Anyway, so once I picked up the phone I opened up the package and carefully laid everything out. T-Mobile sent me another SIM card with it, which didn’t work; I guess you have to activate it. But that really wasn’t a problem since I have my old SIM card. Once I put it in the phone and hooked up the new battery, I started up the phone. When it firsts starts up, it asks you for your Google account information so that you can sync everything with your phone. As soon as it synced up (which happened within a matter of seconds), I was good to go. I started off by trying to import my contacts from the SIM card. This is where I came across a problem. Apparently (I could be wrong, I was too impatient to explore more options) you can’t import all your SIM contacts in one go. You have to do it one by one. I found that a little annoying. You can either import your contacts one-by-one, or import them all in one go by hitting the Menu button and then choosing the Import all option. As soon as I had my contacts imported, I started exploring the other options. The home screen is pretty sweet. You can drag and drop icons on there, and swipe left and right to either add more icons or run google search. In addition to GMail, you can add other POP3/IMAP accounts and you can also use other IM networks in addition to GTalk. The G1 also has a music player and a bunch of sample tracks (including Flight of the Conchord’s “The Most Beautiful Girl in the Room”). The phone doesn’t have a headphone jack, so you have to get a USB to 3.5mm converter. The Bluetooth works fine and synced up to the Hands-free Link in my Acura without any problem. Although, like the iPhone, you can’t transfer files via bluetooth. I imagine that they will fix this eventually. The phone also has a feature where you can set up a “pattern” to unlock it. You have to “draw” a pattern on the screen connecting nine dots (laid in a 3×3 grid pattern) to unlock the phone. The other cool thing was the “Compass Mode” in the Google Maps street view. The phone adjusts the street view based on where you’re pointing it, and so the scene on the phone actually moves when you move the phone. It’s pretty neat!

So, my opinion? As far as a phone (or PDA) goes, I think that the G1 is pretty solid. I know that some reviewers claimed that they didn’t think it would really appeal to most people. However, I think that it will. It has a pretty slick interface and a lot of neat features. Additionally, I think the demographic it will appeal to most, is people like me – developers and people who like to play with neat gadgets. I know that once I get some more time on my hands, I’m going to try and develop stuff on it. iPhone killer? I don’t know. But I think the G1’s strength is that it is completely open. In effect, it is the antithesis to the iPhone, or the anti-iPhone. Google doesn’t control the G1 (or Android) as strictly as Apple controls the iPhone, and especially with regard to the SDK. Google seems to want to encourage developers whereas Apple seems to want to encourage them only as long as they play by Apple’s rules. Consider also the fact that if you do want to develop for the iPhone, you can only do it on a Mac. Whereas you can develop apps that will run on Android on Windows, Mac, or Linux. I guess we’ll have to wait and see. But for now, I’m just happy to have a cool new toy er… I mean, phone!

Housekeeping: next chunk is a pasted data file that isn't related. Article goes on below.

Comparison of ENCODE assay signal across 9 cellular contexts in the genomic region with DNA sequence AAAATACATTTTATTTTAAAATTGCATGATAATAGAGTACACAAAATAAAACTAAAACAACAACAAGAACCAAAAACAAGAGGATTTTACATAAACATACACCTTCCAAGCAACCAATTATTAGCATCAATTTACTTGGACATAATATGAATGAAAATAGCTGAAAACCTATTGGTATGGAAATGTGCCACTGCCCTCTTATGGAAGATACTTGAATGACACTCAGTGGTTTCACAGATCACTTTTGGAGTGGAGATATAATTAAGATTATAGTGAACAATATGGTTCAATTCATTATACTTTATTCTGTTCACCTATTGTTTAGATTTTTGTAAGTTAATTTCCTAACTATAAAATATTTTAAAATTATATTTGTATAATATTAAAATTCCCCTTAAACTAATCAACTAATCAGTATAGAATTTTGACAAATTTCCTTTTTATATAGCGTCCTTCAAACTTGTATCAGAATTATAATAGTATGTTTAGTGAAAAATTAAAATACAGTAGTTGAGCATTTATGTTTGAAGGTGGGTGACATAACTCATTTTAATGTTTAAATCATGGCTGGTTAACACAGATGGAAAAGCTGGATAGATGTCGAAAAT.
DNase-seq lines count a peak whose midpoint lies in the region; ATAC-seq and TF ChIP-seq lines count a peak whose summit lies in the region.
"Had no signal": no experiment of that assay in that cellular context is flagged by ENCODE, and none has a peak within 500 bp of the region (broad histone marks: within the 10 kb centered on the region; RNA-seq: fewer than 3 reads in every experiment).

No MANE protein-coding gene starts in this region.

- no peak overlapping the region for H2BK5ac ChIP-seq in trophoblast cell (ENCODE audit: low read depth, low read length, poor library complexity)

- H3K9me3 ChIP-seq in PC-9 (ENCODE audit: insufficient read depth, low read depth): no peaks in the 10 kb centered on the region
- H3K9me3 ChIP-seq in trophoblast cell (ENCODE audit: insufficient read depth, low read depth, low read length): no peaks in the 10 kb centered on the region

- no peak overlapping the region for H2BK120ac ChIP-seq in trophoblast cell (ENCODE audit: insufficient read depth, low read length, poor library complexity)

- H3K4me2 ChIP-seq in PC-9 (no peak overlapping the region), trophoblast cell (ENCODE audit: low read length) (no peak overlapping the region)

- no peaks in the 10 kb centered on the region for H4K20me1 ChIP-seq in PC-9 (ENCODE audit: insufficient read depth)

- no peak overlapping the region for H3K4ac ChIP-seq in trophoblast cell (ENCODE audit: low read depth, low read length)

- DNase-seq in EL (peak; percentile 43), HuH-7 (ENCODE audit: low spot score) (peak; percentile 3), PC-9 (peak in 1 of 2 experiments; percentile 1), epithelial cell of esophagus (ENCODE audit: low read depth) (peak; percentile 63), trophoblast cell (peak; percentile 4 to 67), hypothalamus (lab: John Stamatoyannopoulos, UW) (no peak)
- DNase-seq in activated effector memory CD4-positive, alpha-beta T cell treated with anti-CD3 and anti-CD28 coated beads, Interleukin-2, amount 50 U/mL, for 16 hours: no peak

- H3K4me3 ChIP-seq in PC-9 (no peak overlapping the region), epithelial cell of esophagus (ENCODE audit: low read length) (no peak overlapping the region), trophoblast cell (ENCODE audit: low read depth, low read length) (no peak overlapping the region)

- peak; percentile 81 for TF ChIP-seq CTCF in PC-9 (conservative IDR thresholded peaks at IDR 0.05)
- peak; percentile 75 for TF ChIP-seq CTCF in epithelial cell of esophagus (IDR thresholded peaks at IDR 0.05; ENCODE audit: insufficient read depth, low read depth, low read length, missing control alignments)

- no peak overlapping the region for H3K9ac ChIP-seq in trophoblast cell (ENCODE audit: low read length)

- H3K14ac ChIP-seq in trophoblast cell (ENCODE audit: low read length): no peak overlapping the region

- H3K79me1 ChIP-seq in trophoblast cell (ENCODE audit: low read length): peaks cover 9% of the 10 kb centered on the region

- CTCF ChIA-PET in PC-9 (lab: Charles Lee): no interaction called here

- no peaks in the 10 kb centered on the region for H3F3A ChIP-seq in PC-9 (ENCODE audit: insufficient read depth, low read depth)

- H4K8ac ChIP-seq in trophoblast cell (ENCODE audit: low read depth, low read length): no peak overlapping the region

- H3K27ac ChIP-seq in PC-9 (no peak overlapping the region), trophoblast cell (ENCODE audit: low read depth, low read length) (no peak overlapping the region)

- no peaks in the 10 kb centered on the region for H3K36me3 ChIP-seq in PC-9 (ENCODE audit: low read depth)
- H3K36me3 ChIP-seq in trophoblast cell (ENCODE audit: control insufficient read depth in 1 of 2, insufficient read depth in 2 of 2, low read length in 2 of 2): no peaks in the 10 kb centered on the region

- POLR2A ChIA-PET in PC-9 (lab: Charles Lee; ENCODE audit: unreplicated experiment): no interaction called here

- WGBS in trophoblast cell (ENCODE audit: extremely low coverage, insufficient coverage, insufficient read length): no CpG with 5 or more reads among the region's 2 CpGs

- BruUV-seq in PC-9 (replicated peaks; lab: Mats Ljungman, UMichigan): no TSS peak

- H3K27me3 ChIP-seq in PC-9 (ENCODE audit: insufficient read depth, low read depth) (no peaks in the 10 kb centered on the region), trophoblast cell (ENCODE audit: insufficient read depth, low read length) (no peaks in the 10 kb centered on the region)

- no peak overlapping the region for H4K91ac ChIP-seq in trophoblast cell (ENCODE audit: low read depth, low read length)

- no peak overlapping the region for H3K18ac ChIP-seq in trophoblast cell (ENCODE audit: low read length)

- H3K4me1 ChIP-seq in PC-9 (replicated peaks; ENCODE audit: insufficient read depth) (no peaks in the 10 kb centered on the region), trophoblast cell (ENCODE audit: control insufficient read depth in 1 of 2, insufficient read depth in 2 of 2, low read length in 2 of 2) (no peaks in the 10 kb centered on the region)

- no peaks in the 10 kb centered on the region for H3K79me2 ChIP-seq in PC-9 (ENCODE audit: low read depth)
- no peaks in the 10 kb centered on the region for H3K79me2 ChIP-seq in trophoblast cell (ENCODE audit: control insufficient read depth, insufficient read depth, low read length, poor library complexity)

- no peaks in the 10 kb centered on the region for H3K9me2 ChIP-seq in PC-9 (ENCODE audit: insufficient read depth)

Update

I’ve noticed a lot of queries to this blog post regarding the importing of SIM contacts into the G1. The process is quite simple:

  • Swipe the dock at the bottom of the screen upwards to access the G1’s menu.
  • Select Contacts from the menu.
  • Hit the Menu button and then select Settings
  • You should now see “Sync Groups” and “SIM contacts importer”
  • Select SIM contacts importer. You should now be able to import your contacts.
  • If you want to import them all in one go, hit Menu and then select Import all

As a general rule, if you’re having trouble finding (extra) options, hit the Menu button. It should show you a few more options.

The G1's outer box
The G1’s outer box

The G1's inner box
The G1’s inner box

The G1 inside the box
The G1 inside the box

The G1's accessories and manuals
The G1’s accessories and manuals. The accessories you get are a carrying case, battery, headphones, USB cable, and charger. Oh, and you get a SIM card too (if you ordered through T-Mobile’s website)

The G1 inside the box
The G1 inside the box

The T-Mobile Android G1
The T-Mobile Android G1

G1 side view
G1 side view

G1 keyboard flipped out
G1 keyboard flipped out

G1 home screen
G1 keyboard flipped out

G1 menu
G1 menu

G1 dialer
G1 dialer

G1 displaying Google Maps
G1 displaying Google Maps

G1 displaying Google Maps (side view)
G1 displaying Google Maps (side view)

G1 displaying Google Maps Satellite View (side view)
G1 displaying Google Maps Phoenix Satellite View (side view)

G1 displaying Google Maps Street View
G1 displaying Google Maps Street View

G1 vivin.net
G1 displaying vivin.net

The G1 in its case
The G1 in its case